Looking for stability: an interview with Gabriella Pinzari

  • Born inItaly
  • Studied inItaly
  • Lives inItaly


Gabriella Pinzari started studying the stability of the solar system during her PhD, when she planted the seeds for results that brought her all the way to ICM 2014 in Seoul, where she was an invited speaker. She is now Associated Professor of Mathematical Physics at the University of Padova and Principal Investigator in a prestigious ERC grant funding her research on  N-body problems.
In this interview, she tells us about her life-long love for mathematics and how a non-standard path can lead to a  very successful career. Interview by Anna Maria Cherubini.

How would you explain your research to a non-specialist?

My research deals with the study of the motions of a number of point masses undergoing gravitational attraction. The problem is very old and is known as “many-body problem”. I am particularly interested in the cases with a physical, real-world, interpretation, as the case where one of the masses is much larger than the others (this emulates our solar system); or one large mass, one intermediate, one very small, as in the Sun-Jupiter-Asteroid system.

Which are the problems you are most interested in?

I am interested in understanding which are the motions that remain stable for very long times, or if there are situations of instability: for example, can it happen that the distance of one body from its sun grows indefinitely?

When have you decided to be a mathematician and why? 

“…it would be great to study my whole life”

I have always loved maths since the first classes in my primary school. With time this love grew bigger and bigger. At a certain point, in my 20s, I realised it would be great to study my whole life. At that time I was studying for my physics degree at the University of Rome Sapienza. I liked in particular theoretical and mathematical physics. The cultural environment was fantastic, and I had great mentors: Giovanni Jona Lasinio and Giovanni Gallavotti. Gallavotti was the supervisor of my master thesis.

Can you tell us something about your story?

The untimely death of my father, when I still was a student, put a stop to my dreams for many years. I started working as a teacher and worked for ten years. When I realised I was not happy, I thought I should try to see if I was able to solve a mathematical problem. I asked Gallavotti to give me a problem. He agreed, and that was the starting point of a collaboration with Alessandra Celletti. My second mathematical life started at that point. In the next years,  I did a PhD (without salary) in Rome, under the direction of Luigi Chierchia. After my PhD I got a post-doc position in Naples, where I collaborated with of Massimiliano Berti.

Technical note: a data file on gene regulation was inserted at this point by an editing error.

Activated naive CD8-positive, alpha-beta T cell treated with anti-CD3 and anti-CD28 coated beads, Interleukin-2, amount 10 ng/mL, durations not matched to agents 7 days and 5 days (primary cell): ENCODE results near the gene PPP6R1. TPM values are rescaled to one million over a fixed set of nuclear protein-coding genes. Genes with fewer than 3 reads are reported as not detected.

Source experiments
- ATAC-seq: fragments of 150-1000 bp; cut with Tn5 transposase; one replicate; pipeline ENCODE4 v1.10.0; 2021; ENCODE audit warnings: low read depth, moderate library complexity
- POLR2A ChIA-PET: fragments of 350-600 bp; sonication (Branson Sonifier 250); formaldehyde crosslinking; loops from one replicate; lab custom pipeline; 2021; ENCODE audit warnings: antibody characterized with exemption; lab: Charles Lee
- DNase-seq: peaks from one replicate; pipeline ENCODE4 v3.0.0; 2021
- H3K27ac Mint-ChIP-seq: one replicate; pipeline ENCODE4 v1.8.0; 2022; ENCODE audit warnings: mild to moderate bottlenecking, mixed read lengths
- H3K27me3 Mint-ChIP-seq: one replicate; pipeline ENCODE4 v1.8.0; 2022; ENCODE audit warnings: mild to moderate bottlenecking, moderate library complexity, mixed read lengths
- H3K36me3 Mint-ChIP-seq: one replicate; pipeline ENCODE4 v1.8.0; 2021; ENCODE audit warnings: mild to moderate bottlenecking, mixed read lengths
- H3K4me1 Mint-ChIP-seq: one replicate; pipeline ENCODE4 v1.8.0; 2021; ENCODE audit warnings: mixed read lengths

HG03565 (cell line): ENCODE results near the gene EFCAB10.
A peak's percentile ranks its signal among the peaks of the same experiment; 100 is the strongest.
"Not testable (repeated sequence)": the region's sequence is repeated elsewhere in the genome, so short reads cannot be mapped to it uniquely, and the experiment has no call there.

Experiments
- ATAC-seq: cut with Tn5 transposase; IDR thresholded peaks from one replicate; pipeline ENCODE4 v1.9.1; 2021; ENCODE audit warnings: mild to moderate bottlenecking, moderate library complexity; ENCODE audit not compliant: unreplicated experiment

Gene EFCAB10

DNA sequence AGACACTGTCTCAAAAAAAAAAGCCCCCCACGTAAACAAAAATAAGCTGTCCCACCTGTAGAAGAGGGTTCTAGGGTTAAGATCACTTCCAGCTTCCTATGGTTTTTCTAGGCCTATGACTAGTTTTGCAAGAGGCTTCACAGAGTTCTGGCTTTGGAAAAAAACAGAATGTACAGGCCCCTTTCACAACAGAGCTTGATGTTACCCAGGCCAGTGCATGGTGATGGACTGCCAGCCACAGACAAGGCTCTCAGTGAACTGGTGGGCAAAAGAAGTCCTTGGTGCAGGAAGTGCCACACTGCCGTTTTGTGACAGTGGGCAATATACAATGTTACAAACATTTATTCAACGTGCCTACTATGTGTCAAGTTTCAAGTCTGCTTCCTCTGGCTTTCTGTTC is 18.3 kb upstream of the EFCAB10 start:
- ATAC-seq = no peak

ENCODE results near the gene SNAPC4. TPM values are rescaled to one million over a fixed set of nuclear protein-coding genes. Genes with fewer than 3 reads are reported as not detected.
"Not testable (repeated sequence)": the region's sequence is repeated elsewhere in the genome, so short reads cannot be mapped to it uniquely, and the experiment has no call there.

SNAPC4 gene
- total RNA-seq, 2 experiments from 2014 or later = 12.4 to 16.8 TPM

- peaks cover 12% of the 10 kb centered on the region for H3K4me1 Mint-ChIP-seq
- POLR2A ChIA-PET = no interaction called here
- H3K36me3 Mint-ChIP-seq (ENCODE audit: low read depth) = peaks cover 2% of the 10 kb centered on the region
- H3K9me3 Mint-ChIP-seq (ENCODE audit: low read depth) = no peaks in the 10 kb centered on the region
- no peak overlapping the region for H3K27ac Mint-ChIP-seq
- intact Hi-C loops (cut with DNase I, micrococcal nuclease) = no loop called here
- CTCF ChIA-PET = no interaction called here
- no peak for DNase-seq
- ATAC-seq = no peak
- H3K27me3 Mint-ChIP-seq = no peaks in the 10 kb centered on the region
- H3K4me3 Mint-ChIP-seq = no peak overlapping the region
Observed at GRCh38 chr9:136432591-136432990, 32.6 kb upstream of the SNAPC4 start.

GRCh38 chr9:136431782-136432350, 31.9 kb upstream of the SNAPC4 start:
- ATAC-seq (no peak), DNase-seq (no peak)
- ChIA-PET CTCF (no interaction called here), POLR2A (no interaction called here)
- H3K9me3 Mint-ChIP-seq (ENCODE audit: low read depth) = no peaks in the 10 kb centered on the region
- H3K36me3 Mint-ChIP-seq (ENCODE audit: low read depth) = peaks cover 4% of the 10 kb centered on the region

During my PhD, I worked on open problems in the theory of stability of planetary motions, as defined by V.I. Arnold in the 60s. The results I found have been highly valued by the scientific community, and in 2014 I had the honour of being invited to the ICM in Seoul. I must also mention that I am very grateful to Massimiliano Berti, for giving me the opportunity to present my results at some important conferences he was organising, while I still was at the beginning of my career.

What drew you to your field of research?

I have always liked the use of mathematics to understand problems in physics.

Who supported you in your choices and in your career?

My father, my mother, my uncles, my husband, my children, my mentors. I would take this occasion to thank all of them.

You have been the recipient of a prestigious ERC Grant: can you tell us something about your future projects and is there a particular problem you dream to solve?

“Scientific research is for me a continuous process of learning and trying new ways.”

Scientific research is for me a continuous process of learning and trying new ways. I truly hope that the work we are doing within the ERC project will be lead to lines of research entirely new, not yet planned. I would also like to explore, in the future, fields which I have not yet touched, such as quantum or statistical mechanics.

You have been an invited speaker at ICM in 2014, when a Fields Medal was awarded to a woman for the first time: which is your point of view on issues about women in sciences and in particular in maths?

What I observe is that, too often, if a paper is co-authored by a man and a woman, it happens that the credit is attributed to the man. This happens especially when the paper is very innovative and the woman is academically junior, compared with the man. People think the credit should be given to the man, but this is not always true.

Speaking of career progression, too often the impact of scientific merit on career progression is very different for a man and a woman. Career progressions for men are still much faster than for women. In certain math departments, even the ones with the highest scientific reputation, the proportion between the number of women and men at the highest career step is unacceptable.

Which are your passions, apart from mathematics?

When I was younger I liked painting. Now I have no time. I dedicate all my time to research and academic duties.